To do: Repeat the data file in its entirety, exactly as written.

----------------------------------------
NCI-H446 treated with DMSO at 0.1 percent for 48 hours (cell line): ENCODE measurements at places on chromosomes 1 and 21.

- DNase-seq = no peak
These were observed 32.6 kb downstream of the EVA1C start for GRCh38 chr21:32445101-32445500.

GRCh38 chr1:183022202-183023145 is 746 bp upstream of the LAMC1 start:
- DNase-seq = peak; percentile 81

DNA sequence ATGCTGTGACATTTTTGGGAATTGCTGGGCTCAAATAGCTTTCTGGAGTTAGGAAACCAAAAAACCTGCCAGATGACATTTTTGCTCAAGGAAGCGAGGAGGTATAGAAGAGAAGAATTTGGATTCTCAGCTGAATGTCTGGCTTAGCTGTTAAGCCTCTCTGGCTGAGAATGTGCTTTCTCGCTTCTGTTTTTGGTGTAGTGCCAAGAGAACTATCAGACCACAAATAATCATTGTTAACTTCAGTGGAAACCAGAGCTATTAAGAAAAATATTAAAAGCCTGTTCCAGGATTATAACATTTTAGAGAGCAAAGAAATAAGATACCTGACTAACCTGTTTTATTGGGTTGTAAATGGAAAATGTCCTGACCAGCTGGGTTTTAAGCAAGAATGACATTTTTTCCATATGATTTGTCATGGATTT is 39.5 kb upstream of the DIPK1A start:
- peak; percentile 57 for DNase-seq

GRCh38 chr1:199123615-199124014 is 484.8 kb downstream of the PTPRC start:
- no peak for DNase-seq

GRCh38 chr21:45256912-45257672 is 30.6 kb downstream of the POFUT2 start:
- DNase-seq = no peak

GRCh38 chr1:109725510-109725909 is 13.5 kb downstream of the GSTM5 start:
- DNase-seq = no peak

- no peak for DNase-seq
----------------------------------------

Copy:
NCI-H446 treated with DMSO at 0.1 percent for 48 hours (cell line): ENCODE measurements at places on chromosomes 1 and 21.

- DNase-seq = no peak
These were observed 32.6 kb downstream of the EVA1C start for GRCh38 chr21:32445101-32445500.

GRCh38 chr1:183022202-183023145 is 746 bp upstream of the LAMC1 start:
- DNase-seq = peak; percentile 81

DNA sequence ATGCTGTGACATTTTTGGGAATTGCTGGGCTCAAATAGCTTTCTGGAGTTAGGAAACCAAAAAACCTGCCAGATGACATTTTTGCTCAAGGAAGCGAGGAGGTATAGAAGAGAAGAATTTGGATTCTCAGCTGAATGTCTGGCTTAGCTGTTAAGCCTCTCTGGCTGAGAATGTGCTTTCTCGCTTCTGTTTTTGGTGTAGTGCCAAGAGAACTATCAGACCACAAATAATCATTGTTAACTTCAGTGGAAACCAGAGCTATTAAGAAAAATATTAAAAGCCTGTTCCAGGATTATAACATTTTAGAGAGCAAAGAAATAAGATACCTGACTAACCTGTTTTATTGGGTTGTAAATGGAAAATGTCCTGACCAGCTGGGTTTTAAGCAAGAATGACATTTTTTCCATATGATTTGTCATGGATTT is 39.5 kb upstream of the DIPK1A start:
- peak; percentile 57 for DNase-seq

GRCh38 chr1:199123615-199124014 is 484.8 kb downstream of the PTPRC start:
- no peak for DNase-seq

GRCh38 chr21:45256912-45257672 is 30.6 kb downstream of the POFUT2 start:
- DNase-seq = no peak

GRCh38 chr1:109725510-109725909 is 13.5 kb downstream of the GSTM5 start:
- DNase-seq = no peak

- no peak for DNase-seq